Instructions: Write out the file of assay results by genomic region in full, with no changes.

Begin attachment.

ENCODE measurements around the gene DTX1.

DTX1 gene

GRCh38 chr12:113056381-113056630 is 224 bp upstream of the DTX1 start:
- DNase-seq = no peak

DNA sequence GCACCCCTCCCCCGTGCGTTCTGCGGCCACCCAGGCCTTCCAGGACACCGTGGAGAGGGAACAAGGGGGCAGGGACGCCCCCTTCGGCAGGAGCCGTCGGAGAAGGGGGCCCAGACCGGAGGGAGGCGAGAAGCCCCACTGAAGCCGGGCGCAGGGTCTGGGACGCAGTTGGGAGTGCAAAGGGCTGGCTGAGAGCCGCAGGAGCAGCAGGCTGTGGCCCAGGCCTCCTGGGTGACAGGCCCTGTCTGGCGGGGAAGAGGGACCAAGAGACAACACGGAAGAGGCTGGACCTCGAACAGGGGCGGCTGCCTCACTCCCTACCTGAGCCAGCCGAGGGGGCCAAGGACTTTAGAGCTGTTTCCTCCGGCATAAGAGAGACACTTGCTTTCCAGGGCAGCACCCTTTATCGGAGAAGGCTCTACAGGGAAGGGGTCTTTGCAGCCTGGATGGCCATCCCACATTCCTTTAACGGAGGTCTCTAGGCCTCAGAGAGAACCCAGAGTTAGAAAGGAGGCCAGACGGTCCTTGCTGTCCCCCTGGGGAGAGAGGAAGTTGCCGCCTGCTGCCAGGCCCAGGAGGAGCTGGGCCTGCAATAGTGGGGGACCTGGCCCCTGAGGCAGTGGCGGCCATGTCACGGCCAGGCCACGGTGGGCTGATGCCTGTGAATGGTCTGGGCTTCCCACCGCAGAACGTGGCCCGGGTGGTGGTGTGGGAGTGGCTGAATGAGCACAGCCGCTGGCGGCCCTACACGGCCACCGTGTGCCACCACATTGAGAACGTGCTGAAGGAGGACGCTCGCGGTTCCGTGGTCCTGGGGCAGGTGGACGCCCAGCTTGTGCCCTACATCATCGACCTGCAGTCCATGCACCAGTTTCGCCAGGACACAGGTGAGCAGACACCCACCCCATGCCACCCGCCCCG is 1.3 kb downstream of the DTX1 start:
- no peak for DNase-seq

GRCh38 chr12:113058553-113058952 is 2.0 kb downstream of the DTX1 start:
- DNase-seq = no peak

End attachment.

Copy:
ENCODE measurements around the gene DTX1.

DTX1 gene

GRCh38 chr12:113056381-113056630 is 224 bp upstream of the DTX1 start:
- DNase-seq = no peak

DNA sequence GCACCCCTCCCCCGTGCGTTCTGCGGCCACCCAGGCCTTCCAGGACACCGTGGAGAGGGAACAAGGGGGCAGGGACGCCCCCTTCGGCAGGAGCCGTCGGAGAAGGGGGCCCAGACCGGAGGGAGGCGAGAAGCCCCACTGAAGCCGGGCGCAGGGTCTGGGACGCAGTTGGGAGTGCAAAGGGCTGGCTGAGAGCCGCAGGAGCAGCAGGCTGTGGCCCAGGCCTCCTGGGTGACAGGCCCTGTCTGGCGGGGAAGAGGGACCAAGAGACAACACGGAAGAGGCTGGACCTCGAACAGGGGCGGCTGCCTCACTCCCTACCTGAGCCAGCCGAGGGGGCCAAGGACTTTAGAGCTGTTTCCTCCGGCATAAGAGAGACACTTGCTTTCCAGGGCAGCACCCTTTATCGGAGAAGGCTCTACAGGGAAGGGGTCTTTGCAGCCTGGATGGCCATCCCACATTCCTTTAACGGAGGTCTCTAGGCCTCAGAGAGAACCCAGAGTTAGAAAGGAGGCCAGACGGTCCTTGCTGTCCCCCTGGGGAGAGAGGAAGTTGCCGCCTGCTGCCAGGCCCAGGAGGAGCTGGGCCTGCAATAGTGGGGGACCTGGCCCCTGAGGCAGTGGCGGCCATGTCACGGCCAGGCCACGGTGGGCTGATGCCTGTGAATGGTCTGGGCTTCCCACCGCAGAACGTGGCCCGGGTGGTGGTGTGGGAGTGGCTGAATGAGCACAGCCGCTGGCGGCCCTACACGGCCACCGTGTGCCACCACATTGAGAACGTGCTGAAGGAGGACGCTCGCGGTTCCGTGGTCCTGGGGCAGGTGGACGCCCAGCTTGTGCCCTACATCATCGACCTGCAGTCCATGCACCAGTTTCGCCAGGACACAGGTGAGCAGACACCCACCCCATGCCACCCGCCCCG is 1.3 kb downstream of the DTX1 start:
- no peak for DNase-seq

GRCh38 chr12:113058553-113058952 is 2.0 kb downstream of the DTX1 start:
- DNase-seq = no peak